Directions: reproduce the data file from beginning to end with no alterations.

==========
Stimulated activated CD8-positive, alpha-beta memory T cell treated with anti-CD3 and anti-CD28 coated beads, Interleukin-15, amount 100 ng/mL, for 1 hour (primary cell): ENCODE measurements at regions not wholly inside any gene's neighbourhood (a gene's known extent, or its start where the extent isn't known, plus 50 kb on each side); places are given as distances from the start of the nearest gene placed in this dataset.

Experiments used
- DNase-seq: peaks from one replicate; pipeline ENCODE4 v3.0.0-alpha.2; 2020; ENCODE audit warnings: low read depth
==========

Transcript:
Stimulated activated CD8-positive, alpha-beta memory T cell treated with anti-CD3 and anti-CD28 coated beads, Interleukin-15, amount 100 ng/mL, for 1 hour (primary cell): ENCODE measurements at regions not wholly inside any gene's neighbourhood (a gene's known extent, or its start where the extent isn't known, plus 50 kb on each side); places are given as distances from the start of the nearest gene placed in this dataset.

Experiments used
- DNase-seq: peaks from one replicate; pipeline ENCODE4 v3.0.0-alpha.2; 2020; ENCODE audit warnings: low read depth